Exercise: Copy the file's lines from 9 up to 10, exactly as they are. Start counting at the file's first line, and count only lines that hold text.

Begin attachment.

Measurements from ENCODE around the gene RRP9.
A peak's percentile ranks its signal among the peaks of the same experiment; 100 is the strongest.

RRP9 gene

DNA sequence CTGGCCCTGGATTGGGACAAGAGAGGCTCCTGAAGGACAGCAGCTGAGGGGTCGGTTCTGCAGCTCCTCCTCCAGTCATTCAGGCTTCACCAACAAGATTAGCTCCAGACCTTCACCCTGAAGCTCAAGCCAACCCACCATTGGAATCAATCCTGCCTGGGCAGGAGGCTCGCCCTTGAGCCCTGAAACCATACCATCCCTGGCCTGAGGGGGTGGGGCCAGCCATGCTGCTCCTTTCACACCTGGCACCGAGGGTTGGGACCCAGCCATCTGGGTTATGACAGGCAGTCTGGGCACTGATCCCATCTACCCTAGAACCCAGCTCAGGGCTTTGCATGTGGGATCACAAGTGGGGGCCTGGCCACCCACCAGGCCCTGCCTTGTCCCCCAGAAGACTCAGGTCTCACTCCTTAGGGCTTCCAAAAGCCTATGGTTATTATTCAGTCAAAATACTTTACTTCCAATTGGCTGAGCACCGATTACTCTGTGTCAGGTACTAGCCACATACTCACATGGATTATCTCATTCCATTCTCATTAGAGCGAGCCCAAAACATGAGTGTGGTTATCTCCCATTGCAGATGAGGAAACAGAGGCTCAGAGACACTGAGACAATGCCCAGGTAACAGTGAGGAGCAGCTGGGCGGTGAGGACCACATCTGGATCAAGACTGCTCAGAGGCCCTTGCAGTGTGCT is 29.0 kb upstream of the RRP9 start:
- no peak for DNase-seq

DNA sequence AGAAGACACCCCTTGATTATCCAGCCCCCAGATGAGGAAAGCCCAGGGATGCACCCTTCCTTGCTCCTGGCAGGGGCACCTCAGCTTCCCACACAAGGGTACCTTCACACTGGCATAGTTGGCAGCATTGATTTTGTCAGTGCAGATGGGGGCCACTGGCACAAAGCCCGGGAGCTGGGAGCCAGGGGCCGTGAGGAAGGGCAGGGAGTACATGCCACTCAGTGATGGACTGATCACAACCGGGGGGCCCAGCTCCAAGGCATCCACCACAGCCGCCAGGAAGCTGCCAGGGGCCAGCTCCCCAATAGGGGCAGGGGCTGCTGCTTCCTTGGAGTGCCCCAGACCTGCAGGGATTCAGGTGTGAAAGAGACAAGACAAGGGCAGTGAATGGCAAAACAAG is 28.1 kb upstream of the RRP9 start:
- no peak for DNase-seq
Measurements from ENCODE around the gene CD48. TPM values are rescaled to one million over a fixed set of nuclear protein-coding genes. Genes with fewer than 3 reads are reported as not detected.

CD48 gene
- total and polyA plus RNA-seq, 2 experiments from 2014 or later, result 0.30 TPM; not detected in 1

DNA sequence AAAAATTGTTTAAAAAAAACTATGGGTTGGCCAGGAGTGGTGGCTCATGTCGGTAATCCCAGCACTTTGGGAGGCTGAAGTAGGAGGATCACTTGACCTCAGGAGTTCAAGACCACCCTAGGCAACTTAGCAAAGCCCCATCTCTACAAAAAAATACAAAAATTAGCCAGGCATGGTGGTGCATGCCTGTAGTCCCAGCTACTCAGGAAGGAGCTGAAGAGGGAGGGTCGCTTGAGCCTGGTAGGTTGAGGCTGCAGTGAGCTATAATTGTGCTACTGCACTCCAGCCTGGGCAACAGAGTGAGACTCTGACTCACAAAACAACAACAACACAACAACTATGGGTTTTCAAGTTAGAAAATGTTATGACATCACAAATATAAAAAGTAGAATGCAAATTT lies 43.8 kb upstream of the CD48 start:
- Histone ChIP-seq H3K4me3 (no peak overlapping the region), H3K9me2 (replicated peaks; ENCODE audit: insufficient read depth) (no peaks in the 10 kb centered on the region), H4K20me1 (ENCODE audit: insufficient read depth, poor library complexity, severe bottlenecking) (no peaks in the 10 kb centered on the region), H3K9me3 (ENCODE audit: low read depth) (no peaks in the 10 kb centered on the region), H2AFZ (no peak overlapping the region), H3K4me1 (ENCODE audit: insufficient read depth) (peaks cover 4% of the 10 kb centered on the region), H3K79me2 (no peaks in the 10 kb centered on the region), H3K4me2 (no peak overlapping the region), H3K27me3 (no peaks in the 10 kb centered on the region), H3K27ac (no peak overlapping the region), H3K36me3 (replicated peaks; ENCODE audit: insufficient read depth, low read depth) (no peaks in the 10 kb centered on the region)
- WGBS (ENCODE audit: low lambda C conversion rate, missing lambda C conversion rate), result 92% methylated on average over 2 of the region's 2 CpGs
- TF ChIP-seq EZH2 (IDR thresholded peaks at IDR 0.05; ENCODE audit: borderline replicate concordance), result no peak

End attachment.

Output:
CD48 gene
- total and polyA plus RNA-seq, 2 experiments from 2014 or later, result 0.30 TPM; not detected in 1